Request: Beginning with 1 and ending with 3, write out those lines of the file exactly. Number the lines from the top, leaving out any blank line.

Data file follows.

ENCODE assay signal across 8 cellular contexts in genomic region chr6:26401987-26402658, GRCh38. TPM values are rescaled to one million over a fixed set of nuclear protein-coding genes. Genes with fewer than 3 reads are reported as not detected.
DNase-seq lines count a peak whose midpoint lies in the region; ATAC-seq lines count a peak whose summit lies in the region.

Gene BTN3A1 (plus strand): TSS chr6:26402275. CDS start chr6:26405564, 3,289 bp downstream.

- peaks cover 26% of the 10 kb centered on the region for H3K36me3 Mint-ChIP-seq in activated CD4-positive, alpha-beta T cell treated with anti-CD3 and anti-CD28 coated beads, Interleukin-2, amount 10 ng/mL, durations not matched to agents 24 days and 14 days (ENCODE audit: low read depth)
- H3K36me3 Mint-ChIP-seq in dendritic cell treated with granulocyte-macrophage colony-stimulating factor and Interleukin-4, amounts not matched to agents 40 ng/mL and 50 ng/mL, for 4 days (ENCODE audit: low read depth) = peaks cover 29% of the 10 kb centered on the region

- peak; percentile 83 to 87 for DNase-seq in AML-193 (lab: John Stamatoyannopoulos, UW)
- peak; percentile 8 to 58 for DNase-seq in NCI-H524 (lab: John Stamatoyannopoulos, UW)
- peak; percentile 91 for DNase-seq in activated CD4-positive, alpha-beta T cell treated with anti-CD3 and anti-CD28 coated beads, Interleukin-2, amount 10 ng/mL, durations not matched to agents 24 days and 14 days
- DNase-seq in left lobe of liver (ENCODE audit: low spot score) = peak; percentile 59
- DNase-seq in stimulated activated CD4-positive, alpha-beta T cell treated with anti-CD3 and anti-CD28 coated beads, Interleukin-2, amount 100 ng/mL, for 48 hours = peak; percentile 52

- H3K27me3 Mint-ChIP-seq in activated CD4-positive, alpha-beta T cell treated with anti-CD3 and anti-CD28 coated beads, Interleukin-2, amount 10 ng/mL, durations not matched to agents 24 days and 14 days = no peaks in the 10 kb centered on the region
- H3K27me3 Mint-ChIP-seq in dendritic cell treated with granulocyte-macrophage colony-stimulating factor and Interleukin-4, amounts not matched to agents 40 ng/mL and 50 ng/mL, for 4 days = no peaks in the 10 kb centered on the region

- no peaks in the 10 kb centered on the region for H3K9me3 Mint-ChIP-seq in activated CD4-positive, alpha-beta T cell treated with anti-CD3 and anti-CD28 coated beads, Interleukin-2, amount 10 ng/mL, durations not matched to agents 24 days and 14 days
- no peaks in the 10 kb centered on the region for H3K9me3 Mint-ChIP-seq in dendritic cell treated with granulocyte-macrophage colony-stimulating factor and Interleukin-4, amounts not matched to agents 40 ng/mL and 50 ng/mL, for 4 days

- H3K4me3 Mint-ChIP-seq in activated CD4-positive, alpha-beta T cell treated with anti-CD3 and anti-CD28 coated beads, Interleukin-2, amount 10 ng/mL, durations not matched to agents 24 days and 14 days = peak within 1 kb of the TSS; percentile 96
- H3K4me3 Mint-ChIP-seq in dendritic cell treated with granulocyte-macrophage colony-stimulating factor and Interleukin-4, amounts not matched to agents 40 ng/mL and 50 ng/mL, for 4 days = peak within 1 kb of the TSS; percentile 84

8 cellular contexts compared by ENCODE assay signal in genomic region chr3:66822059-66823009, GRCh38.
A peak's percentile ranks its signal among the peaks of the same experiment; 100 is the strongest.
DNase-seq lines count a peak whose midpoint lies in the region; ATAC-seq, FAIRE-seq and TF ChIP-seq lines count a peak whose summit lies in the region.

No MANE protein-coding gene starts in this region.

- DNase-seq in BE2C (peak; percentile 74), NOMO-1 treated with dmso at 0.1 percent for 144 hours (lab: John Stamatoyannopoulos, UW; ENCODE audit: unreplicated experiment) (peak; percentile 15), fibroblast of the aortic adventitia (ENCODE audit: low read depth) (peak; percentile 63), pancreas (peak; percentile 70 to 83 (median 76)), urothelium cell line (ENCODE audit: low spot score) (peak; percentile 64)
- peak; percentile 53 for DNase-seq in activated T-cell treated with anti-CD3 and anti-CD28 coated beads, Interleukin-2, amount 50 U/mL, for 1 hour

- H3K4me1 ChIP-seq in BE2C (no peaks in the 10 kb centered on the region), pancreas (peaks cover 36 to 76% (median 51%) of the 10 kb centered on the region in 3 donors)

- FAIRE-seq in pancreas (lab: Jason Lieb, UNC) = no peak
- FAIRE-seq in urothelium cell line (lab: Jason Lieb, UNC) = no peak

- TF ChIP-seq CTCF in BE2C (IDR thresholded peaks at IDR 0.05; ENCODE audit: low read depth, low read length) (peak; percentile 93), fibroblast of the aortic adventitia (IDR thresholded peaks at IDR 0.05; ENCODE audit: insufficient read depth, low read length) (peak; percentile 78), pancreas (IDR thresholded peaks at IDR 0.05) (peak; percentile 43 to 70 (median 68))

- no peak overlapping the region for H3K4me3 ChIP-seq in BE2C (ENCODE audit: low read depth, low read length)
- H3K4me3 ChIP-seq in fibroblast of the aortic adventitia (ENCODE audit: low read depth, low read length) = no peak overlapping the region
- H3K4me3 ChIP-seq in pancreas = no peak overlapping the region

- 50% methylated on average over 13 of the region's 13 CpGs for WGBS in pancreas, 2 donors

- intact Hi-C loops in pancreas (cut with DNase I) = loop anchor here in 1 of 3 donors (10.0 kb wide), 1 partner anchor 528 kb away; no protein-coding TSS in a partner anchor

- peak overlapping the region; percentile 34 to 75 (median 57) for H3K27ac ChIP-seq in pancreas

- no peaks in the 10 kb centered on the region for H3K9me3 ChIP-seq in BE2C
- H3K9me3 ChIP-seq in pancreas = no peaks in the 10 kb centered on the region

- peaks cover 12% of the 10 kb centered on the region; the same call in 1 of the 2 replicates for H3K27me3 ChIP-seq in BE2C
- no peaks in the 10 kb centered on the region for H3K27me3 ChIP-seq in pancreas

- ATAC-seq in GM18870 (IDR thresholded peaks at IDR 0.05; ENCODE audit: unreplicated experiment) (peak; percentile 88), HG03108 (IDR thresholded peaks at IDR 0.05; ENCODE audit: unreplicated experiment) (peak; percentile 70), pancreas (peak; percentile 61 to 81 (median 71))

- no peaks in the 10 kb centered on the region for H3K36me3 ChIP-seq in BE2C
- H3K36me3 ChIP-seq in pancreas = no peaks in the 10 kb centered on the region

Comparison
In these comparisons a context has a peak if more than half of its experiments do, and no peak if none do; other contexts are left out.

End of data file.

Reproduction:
ENCODE assay signal across 8 cellular contexts in genomic region chr6:26401987-26402658, GRCh38. TPM values are rescaled to one million over a fixed set of nuclear protein-coding genes. Genes with fewer than 3 reads are reported as not detected.
DNase-seq lines count a peak whose midpoint lies in the region; ATAC-seq lines count a peak whose summit lies in the region.

Gene BTN3A1 (plus strand): TSS chr6:26402275. CDS start chr6:26405564, 3,289 bp downstream.